Paul Anthony Wight
Paul Anthony Wight

Long time Glendale resident, Paul Anthony Wight passed away on the morning of February 6th at the age of 92. Paul’s funeral will take place on February 25th. at The Church of the Incarnation, 1001 North Brand Blvd., Glendale, CA . A Rosery will proceed the Requiem Mass which will begin at 10 AM. Internment with military honors will take place at the San Fernando Mission Cemetery in Mission Hills, CA for family and close friends. Paul will be laid to rest beside his beloved wife Mary.

Paul was born to Joseph L. and Marcella Bell (Phelan) Wight on October 28, 1927 in Eagle Rock, California. The youngest of four children, Daniel, C. Virginia and Lilian (Sr. Cecelia Joseph). Paul lived in Eagle Rock for 50 years before moving to Glendale in 1977.

Paul was married to Mary Sorrentino Wight on May 27, 1978, owner of Sorrentino’s Orthopedic Shoe Store on Colorado Blvd. Mary passed in September of 2018 at the age of 92. Paul and Mary lived a wonderful life together and were devoted to Church, family and friends. They were prominent members of The Glendale Symphony, Los Angeles Symphony, Cabrini Society and many other Church & community organizations. They favored the outdoors, camping, hiking and fishing. Paul loved to ski and traveled to Switzerland and Austria to pursue the slopes. They lived to entertain and hosted many dinners at their lovely home overlooking Los Angeles. They Hosted many parties at the Tam O’Shanter Restaurant, Oakmont Country Club and Pikes Verdugo Oaks to name just a few.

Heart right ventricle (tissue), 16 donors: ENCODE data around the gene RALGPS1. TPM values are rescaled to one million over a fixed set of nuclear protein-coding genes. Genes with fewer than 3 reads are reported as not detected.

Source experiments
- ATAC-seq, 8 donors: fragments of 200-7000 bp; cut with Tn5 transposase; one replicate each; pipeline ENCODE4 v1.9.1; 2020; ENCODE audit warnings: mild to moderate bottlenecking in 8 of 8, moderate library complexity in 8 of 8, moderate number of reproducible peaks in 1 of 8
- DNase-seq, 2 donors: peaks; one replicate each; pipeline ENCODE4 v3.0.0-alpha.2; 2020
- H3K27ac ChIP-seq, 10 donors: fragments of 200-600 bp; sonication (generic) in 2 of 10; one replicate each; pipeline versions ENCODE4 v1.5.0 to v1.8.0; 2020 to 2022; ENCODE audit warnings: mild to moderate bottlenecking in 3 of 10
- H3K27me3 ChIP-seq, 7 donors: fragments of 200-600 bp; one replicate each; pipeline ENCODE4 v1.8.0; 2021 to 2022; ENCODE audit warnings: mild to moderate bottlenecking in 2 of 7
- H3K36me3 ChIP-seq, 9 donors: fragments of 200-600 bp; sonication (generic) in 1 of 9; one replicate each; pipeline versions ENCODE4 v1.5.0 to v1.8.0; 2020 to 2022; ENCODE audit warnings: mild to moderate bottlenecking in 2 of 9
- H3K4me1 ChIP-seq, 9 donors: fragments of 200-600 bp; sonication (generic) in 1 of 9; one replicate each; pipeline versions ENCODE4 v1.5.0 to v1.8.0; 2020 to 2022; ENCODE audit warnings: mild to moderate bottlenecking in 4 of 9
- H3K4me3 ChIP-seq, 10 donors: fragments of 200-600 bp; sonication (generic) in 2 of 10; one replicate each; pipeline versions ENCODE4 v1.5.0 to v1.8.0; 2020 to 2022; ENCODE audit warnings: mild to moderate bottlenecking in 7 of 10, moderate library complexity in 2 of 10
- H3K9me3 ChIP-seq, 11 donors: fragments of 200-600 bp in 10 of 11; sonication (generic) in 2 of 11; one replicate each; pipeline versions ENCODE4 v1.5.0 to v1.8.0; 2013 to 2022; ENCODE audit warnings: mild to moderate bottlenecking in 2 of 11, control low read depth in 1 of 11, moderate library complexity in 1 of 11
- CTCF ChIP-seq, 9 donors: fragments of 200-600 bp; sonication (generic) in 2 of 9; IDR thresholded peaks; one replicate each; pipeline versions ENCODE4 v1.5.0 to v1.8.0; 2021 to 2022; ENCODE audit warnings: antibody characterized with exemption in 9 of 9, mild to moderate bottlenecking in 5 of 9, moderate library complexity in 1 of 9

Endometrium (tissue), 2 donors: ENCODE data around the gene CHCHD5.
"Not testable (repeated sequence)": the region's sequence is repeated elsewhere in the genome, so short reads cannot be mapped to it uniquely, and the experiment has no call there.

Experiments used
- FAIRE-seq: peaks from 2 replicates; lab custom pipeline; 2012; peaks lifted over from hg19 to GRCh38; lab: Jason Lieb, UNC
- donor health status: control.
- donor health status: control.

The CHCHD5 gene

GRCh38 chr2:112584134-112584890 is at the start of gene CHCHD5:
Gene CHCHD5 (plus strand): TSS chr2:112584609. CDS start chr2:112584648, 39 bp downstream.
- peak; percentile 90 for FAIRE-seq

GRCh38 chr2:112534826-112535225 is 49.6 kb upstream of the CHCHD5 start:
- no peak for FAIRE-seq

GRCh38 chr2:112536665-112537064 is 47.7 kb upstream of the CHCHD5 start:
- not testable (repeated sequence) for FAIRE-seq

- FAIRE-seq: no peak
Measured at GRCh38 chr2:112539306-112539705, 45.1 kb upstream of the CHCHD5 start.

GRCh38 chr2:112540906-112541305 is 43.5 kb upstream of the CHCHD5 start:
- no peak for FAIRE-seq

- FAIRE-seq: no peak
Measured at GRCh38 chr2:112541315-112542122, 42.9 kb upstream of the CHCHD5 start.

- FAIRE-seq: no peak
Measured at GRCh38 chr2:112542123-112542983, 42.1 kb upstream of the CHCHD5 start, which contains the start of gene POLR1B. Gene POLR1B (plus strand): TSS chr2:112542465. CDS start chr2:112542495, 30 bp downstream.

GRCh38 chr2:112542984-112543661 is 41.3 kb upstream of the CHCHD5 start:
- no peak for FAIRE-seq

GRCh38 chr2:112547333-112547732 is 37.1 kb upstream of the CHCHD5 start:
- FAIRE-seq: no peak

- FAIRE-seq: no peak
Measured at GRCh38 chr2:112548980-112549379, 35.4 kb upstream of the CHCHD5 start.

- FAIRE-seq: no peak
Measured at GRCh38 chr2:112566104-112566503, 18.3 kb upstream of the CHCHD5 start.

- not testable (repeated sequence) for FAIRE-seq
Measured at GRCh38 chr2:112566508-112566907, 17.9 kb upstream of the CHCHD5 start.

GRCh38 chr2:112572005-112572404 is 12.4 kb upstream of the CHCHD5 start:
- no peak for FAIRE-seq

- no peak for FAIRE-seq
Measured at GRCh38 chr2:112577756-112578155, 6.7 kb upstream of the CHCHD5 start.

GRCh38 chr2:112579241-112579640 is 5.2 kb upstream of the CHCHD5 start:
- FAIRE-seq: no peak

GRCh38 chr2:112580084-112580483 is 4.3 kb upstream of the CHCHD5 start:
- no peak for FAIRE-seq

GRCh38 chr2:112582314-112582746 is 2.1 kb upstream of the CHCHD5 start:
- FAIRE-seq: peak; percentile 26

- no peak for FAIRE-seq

Paul was a post WWII Navy Veteran and served on a ship in the Sea of Japan for 3 years. He was honorably discharged in 1947. After traveling the United States for a year, Paul took a job with The Department of Water & Power in Los Angeles and retired as a Senior Electrical Engineer after 40+ years. He has been retired over 25 years. In their retirement years, Paul & Mary gave countless hours of service to Church Organizations by hosting events, creating flyers and mass mailings. Their selfless generosity will never be forgotten.

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